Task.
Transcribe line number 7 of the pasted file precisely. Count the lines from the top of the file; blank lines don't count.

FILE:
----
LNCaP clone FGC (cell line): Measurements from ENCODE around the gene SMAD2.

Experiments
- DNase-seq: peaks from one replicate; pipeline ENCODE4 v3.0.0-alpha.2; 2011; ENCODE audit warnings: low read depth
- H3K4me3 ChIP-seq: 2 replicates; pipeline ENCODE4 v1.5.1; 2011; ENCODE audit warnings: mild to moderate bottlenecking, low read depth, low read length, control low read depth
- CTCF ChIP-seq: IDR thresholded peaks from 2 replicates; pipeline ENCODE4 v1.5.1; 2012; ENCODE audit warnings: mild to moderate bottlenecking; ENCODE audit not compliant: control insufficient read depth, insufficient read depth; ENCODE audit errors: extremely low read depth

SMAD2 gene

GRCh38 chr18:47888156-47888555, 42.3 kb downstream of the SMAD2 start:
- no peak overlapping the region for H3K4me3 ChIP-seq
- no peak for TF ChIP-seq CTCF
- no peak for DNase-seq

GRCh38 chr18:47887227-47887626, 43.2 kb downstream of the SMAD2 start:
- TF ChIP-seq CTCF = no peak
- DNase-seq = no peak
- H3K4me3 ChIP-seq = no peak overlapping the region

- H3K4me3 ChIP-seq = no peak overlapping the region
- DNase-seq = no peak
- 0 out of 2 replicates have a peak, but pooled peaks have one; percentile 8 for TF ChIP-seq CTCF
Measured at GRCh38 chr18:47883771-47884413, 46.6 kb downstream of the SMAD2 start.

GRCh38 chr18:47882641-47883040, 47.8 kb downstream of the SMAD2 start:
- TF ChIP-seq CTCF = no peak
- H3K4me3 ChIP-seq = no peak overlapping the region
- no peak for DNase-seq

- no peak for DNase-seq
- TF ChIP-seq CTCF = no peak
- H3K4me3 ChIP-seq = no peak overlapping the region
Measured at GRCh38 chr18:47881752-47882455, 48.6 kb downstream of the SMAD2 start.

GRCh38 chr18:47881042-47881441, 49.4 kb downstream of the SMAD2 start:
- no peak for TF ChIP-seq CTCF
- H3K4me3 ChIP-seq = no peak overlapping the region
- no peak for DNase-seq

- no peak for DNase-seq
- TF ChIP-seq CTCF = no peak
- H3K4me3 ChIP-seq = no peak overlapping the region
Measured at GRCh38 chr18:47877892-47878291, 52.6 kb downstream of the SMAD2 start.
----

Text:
GRCh38 chr18:47888156-47888555, 42.3 kb downstream of the SMAD2 start: